Yellow Days’ “A Day in a Yellow Beat” Album Review

New Album Fails to Impress

George Van Den Broek, known by his stage name “Yellow Days,” released his sophomore album “A Day in a Yellow Beat” on Sept. 18, diving into the soul genre.

In his first EP, “Harmless Melodies,” Yellow Days demonstrates his ability to wield catchy bass lines similar to those of Thundercat, a pop music icon and bass prodigy, while maintaining the reverberated guitar of artists like HOMESHAKE and Mild High Club. Yellow Days’ music displays a laid-back inquisitiveness, an inspiring solution and mix of warmth and understanding.

Speaking on the musical features of the album is like breaking down funk and soul tracks from the 70s and 80s by Average White Band or Bootsy’s Rubber Band. In general, the cuts are led by strong drums, and less so by an articulated bass line or minimalist guitar. Van Den Broek’s vocals are almost always backed by a falsetto harmony, adding a group harmony effect like The Temptations or The Isley Brothers.

“Let You Know” features mid-range boosted guitar solos, as if the part was recorded using equipment from the 30s. In “Who’s There?”, slappy guitar and electric keys cement the song into the soul genre, accented by brief hints of 2000s alternative vocal melodies. “Come Groove” is an instrumental cut, swinging from a traditional smooth funk one might have found within a smokey Chicago barroom, to experimental jazz like Miles Davis constructed on his albums “Tutu” and “You Are Under Arrest.” 



The short plot section between “(Pot Party)” and “The Curse,” chronicles an experience with drugs, alcohol and the aftermath. After “(Pot Party),” which features a monologue describing a group of teens smoking, the track “Keeps Me Satisfied” follows with an ode to a woman — or substance — who gives him “butterflies” and “satisfaction.” “(What Goes Up Must Come Down)” features a monologue ending with the lines “when John came down/due to the alcohol and the late hours at the party/the following day he was too tired and too sick/now facing another day/he finds the same problems/the same responsibilities.” “The Curse” concludes the narrative, where Van Den Broek laments an exhausted and disillusioned mood, or come-down, after the escapades of his previous three songs.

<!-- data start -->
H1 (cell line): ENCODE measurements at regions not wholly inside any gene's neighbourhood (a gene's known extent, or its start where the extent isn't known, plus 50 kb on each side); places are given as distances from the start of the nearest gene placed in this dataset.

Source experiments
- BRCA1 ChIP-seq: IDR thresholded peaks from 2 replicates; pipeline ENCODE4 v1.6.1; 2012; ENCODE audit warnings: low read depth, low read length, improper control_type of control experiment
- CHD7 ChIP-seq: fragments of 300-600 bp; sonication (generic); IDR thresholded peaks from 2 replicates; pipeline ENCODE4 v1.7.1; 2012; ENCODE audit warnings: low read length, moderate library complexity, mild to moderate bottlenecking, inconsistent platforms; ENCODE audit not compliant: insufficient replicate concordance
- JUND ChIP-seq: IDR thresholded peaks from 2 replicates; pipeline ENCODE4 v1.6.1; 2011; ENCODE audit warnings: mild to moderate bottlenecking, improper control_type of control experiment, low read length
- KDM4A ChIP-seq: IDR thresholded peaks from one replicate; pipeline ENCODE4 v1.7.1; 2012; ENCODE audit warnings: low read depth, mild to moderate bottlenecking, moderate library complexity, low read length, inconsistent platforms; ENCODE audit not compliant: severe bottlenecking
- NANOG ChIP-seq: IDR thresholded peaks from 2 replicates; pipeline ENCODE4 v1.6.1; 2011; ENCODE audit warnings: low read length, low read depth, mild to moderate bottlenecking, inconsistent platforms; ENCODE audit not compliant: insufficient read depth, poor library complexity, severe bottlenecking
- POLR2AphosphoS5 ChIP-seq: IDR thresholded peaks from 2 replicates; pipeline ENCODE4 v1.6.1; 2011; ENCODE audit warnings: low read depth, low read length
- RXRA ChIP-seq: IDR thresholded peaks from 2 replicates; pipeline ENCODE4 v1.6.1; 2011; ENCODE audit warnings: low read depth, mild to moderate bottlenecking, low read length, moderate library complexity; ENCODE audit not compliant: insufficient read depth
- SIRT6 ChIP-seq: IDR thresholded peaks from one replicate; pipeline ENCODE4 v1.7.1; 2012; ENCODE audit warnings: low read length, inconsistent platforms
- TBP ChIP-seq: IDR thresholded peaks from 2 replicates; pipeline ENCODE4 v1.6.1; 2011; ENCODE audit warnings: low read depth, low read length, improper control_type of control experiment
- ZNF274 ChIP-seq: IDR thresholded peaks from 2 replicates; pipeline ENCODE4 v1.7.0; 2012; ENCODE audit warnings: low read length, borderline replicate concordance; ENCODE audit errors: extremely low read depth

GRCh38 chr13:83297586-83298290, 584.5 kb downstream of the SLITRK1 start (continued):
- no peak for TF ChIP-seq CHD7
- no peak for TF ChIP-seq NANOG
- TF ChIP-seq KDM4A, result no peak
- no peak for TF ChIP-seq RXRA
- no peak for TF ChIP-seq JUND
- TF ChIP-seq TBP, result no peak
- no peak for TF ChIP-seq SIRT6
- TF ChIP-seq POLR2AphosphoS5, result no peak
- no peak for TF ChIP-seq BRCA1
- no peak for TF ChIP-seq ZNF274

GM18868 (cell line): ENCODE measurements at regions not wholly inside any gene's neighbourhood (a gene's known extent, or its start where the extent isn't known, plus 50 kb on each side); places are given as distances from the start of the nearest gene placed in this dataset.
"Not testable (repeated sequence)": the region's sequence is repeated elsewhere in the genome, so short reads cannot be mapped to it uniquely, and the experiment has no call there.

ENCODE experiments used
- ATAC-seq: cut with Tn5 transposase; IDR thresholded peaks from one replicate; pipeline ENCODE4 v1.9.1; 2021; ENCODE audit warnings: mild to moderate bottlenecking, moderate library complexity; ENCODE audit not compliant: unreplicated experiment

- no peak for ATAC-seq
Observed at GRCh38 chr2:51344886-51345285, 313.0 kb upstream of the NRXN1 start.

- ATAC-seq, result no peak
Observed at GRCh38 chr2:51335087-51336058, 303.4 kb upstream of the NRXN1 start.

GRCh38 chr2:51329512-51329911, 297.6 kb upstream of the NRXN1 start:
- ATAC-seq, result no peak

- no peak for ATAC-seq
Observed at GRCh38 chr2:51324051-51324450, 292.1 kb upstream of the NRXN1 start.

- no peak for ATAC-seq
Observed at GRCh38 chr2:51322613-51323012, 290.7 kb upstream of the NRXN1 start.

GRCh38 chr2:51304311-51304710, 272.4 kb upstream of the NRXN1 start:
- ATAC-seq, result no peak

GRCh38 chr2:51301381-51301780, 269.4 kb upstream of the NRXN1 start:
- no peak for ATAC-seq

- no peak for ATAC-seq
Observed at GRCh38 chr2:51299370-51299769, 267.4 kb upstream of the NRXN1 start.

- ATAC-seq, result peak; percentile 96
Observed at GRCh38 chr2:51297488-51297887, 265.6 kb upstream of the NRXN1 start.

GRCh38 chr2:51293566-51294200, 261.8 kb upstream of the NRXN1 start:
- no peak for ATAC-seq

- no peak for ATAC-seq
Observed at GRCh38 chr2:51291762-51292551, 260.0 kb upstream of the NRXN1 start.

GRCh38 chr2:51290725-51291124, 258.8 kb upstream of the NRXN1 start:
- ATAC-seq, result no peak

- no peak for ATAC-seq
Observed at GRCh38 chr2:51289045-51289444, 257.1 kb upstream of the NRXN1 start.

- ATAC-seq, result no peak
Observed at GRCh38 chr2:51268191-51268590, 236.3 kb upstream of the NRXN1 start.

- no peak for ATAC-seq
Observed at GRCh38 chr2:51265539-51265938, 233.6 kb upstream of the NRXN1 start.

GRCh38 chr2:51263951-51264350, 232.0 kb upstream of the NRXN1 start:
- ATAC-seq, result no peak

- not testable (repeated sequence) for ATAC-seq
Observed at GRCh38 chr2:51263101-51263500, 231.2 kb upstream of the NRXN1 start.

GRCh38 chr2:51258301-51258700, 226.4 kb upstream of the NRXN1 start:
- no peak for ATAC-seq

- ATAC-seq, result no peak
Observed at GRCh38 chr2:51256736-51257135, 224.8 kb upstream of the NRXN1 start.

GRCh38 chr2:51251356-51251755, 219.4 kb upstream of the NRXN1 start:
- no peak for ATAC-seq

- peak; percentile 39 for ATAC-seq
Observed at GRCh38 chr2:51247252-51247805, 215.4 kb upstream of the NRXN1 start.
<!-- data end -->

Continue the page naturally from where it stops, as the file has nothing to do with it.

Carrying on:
“You” has a moody organ paired with a consistent kick drum hitting every beat, preparing listeners for a possible house-funk song. Unfortunately, the anticipation is poorly founded, as the track evolves into yet another funk-soul tune, flawlessly matching the rest of the album. In the same way “You” elicits intrigue in its intro and goes on to develop in a uniform and stale fashion, Yellow Days’ discography, which was once saturated with a pleasant mix of genres and moods, has unfortunately matured as an uninteresting dive into an obsolete and out-of-style genre.

To many listeners, “A Day in a Yellow Beat” could be a disappointment after the anticipation built on the singles “Harmless Melodies” and “Is Everything Okay In Your World?”. The album’s intentions to be a purist soul album are well executed, but when compared to Van Den Broek’s dynamic and diverse previous work, the album is stale. 


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